Not really… But just to throw this out there.. We have a big problem with government over reach. We feel the role of government is to protect the constitution and to keep the public safe from all threats be it foreign or domestic. End of story. When it comes our free will and our bodies they should keep to themselves. What we choose to ingest whether it be hard drugs, marijuana or alcohol is our business not theirs. When did personal responsibility become a matter of the state? If you chose to drink then don’t drive. If you do then you deserve to get locked up. “PERSONAL RESPONSIBILITY”…These so called amendments to the liquor law is very reminiscent of the alcohol prohibition era in the USA and we all know what became of that. Why would these municipal idiot push for laws like that?
Can each of you gentlemen please name your favourite deejay, and explain why you admire his/her skill?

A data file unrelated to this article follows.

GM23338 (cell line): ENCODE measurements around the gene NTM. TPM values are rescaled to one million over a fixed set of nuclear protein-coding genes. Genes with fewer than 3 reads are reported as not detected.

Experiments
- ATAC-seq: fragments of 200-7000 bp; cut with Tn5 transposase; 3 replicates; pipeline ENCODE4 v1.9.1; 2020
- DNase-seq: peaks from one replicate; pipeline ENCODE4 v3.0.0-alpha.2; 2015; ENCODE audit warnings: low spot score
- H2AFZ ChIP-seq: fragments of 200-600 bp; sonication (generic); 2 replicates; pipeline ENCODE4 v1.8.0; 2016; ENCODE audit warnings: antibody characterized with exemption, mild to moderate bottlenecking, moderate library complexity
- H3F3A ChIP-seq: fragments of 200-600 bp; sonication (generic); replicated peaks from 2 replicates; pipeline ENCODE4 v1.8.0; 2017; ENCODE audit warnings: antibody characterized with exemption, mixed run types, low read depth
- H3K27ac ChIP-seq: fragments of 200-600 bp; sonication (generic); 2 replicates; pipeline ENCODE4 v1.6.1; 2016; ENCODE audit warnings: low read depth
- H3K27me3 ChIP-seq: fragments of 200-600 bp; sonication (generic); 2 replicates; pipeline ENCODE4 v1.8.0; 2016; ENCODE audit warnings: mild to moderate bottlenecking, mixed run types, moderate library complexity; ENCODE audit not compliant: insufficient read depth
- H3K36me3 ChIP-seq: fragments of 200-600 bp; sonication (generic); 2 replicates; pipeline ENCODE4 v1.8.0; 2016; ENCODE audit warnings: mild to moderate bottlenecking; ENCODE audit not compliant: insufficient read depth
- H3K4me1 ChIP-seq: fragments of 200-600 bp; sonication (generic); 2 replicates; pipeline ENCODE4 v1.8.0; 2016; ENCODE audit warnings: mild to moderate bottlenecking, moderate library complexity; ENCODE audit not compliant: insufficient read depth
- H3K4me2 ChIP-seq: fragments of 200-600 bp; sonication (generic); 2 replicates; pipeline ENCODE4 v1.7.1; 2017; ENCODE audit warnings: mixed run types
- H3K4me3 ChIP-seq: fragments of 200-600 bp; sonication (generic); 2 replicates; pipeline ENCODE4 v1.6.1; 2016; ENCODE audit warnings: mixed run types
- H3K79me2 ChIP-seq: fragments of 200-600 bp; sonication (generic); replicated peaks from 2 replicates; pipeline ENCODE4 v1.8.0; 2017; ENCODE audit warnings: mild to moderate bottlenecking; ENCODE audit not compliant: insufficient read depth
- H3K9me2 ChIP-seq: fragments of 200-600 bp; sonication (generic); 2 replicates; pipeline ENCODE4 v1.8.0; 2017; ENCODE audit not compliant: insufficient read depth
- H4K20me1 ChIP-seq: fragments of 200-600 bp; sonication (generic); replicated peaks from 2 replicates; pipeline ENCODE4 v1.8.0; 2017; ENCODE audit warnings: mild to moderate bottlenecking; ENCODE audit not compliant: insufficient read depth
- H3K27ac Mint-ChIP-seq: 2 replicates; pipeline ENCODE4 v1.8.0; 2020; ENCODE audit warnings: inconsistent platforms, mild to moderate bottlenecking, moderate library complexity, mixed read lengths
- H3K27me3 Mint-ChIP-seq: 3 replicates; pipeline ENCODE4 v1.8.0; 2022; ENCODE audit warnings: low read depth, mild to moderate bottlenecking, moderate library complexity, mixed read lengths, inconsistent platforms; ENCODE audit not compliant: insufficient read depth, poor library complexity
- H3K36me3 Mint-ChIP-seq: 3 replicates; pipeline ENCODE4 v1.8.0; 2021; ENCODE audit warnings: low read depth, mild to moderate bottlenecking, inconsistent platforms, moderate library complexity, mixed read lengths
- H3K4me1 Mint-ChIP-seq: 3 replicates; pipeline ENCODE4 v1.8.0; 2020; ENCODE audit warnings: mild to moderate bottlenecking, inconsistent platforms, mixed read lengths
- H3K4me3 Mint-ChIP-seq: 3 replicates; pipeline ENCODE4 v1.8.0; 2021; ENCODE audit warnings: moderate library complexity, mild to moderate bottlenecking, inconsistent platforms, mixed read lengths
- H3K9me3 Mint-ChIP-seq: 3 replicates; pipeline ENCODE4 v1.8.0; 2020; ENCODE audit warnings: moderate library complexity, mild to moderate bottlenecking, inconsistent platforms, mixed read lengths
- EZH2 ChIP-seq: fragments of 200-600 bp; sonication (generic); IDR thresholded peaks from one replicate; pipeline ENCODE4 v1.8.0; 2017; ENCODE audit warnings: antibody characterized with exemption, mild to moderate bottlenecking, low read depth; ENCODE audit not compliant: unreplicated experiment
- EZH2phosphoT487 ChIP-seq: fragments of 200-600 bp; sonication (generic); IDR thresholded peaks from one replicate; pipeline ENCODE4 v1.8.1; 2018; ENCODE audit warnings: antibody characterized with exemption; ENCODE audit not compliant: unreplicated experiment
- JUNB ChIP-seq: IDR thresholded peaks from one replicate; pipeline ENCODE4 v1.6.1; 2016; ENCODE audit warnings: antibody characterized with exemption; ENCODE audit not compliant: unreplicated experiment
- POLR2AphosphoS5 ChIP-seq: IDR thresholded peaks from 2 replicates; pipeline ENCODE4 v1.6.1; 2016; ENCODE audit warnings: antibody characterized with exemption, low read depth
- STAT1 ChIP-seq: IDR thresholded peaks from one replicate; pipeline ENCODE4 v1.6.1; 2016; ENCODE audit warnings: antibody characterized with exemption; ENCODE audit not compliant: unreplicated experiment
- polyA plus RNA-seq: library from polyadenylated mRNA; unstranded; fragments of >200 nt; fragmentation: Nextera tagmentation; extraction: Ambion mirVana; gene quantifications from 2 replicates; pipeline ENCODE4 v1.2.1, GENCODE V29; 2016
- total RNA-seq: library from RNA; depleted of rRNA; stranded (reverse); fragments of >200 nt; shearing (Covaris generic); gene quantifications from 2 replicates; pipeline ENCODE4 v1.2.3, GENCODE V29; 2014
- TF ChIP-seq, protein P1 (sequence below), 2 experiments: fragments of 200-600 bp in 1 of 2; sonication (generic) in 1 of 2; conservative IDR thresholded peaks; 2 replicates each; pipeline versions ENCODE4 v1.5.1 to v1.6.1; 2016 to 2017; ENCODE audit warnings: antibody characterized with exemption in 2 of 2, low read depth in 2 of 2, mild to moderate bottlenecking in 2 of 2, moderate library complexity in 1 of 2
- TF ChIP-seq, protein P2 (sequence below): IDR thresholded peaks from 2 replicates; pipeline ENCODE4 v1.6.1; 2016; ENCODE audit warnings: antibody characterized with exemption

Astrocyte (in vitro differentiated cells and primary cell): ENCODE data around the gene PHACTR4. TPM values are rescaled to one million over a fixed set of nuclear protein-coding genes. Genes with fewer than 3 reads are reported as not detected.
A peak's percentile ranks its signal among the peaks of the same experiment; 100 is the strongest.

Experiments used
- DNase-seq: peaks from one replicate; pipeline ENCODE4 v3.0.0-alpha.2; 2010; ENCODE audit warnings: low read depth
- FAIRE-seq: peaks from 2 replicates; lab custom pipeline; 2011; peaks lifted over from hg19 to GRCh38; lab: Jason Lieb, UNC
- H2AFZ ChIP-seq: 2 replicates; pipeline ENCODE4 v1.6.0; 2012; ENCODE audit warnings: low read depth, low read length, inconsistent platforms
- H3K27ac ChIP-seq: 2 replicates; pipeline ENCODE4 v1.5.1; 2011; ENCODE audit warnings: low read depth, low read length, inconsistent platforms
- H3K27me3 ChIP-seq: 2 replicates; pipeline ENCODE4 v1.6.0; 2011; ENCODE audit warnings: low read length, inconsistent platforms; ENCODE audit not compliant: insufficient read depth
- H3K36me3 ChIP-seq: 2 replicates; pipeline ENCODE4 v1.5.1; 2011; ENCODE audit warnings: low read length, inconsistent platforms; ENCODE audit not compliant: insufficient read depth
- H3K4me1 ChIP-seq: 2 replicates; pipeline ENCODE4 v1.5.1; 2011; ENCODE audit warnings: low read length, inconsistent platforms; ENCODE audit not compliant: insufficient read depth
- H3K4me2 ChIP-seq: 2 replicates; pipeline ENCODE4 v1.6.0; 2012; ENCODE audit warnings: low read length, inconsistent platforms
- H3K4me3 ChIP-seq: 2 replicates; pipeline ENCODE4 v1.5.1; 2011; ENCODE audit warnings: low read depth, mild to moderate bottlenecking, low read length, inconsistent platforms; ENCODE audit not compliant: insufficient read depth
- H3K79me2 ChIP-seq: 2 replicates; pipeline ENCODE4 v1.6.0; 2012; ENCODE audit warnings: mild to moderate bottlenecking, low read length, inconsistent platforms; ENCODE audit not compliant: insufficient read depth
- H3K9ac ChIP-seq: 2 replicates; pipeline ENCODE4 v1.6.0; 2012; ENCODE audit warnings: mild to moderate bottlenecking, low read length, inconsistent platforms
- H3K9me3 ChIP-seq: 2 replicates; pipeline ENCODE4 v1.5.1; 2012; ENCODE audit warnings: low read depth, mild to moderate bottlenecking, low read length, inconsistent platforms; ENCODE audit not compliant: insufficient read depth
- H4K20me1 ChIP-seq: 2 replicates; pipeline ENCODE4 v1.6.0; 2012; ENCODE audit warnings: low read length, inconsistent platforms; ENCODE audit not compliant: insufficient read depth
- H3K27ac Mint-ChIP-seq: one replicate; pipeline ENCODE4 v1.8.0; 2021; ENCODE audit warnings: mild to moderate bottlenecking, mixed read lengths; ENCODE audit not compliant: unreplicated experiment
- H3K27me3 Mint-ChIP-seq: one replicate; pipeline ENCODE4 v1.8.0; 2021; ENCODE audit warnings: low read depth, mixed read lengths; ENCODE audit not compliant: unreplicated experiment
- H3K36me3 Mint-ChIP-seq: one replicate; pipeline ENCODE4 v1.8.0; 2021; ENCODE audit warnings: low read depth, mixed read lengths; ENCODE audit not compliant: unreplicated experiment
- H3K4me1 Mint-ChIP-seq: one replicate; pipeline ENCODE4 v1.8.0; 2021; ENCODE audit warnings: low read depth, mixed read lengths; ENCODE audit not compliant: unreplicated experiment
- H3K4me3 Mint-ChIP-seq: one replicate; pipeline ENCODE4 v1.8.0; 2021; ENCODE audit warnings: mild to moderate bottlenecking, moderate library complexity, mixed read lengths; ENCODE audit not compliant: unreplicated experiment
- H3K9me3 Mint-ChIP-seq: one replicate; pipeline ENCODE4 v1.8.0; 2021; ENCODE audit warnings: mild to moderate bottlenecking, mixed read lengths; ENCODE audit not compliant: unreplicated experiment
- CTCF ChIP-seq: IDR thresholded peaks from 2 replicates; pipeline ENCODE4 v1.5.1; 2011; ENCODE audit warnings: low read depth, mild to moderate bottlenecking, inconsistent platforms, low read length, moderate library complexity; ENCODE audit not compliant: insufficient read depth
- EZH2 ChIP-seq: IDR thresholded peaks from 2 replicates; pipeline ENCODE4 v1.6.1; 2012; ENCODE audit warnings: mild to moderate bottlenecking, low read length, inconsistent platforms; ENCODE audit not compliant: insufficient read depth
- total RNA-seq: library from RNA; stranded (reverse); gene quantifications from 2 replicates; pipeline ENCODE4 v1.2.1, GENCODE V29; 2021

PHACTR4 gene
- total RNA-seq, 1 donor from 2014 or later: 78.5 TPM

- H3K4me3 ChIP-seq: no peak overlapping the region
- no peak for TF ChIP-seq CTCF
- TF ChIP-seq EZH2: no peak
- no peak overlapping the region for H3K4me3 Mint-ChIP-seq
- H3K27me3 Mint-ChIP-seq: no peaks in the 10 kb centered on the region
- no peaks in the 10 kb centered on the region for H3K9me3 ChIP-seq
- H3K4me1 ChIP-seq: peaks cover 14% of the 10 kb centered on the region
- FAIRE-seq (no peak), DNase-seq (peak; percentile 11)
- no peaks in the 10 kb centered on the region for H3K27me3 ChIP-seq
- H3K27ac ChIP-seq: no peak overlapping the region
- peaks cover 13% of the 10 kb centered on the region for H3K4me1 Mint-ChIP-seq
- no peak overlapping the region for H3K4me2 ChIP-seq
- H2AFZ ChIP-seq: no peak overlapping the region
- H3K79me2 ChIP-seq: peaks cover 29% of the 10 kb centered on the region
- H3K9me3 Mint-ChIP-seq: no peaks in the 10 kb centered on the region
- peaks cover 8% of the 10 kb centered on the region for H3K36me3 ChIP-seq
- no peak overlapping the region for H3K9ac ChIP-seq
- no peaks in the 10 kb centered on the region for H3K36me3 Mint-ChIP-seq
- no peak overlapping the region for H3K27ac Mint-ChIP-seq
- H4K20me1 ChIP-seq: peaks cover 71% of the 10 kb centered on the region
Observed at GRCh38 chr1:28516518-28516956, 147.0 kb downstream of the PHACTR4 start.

Hamma: DJ Shortcut (ISP, USA). An all round brilliant DJ and performer with skills second to none. He can do it all from turntablism to party rocking. what more can you ask for in a DJ?
ThaCutt: DJ Qbert (Thud Rumble, USA) Hamma and I opened for this dude in Johannesburg back in 2008 and it was easy to see why he is called the Jimi Hendrix of the decks. He is forever innovating with new scratch techniques and is also a DMC hall of famer. He has taken the art to a new level with technical ability that has been incorporated with Vestax equipment and that is a game changer.
Soosh: It’s very hard to pinpoint who is my favourite as I appreciate a lot of different DJ’s for the different elements they bring to the game. But if I could choose one is would have to be Jazzy Jeff. While he may not be the most technical by today’s standards he was very influential in terms of scratching back in the day and always brings a great sense of musicality and diversity into whatever he does whether it be a mixtape, a live set or his production work. He is all about the music and it truly reflects in his work.
Finally, what can people expect during your set this coming Friday at the Puma Social Club?
Expectations usually lead to disappointments. What I would rather say is be opened minded and allow the DJs to create that backtrack to this unique experience. We will make sure to keep you thoroughly entertain with a variety of exciting sounds and skills.